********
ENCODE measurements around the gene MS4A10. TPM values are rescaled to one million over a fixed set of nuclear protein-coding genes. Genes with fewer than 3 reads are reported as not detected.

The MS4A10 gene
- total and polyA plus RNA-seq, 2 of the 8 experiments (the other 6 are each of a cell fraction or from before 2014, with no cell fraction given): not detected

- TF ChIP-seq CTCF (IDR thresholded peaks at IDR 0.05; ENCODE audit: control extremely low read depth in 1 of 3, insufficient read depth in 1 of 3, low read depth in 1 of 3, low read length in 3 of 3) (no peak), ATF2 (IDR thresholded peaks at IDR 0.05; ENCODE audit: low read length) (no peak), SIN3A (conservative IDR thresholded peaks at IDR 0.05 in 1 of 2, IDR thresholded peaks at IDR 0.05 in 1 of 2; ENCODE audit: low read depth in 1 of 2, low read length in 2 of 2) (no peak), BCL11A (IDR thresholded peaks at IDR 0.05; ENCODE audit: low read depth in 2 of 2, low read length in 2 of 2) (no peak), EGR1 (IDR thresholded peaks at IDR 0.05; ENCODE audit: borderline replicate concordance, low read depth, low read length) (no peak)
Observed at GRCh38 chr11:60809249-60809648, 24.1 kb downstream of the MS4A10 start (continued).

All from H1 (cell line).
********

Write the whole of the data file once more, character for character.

ENCODE measurements around the gene MS4A10. TPM values are rescaled to one million over a fixed set of nuclear protein-coding genes. Genes with fewer than 3 reads are reported as not detected.

The MS4A10 gene
- total and polyA plus RNA-seq, 2 of the 8 experiments (the other 6 are each of a cell fraction or from before 2014, with no cell fraction given): not detected

- TF ChIP-seq CTCF (IDR thresholded peaks at IDR 0.05; ENCODE audit: control extremely low read depth in 1 of 3, insufficient read depth in 1 of 3, low read depth in 1 of 3, low read length in 3 of 3) (no peak), ATF2 (IDR thresholded peaks at IDR 0.05; ENCODE audit: low read length) (no peak), SIN3A (conservative IDR thresholded peaks at IDR 0.05 in 1 of 2, IDR thresholded peaks at IDR 0.05 in 1 of 2; ENCODE audit: low read depth in 1 of 2, low read length in 2 of 2) (no peak), BCL11A (IDR thresholded peaks at IDR 0.05; ENCODE audit: low read depth in 2 of 2, low read length in 2 of 2) (no peak), EGR1 (IDR thresholded peaks at IDR 0.05; ENCODE audit: borderline replicate concordance, low read depth, low read length) (no peak)
Observed at GRCh38 chr11:60809249-60809648, 24.1 kb downstream of the MS4A10 start (continued).

All from H1 (cell line).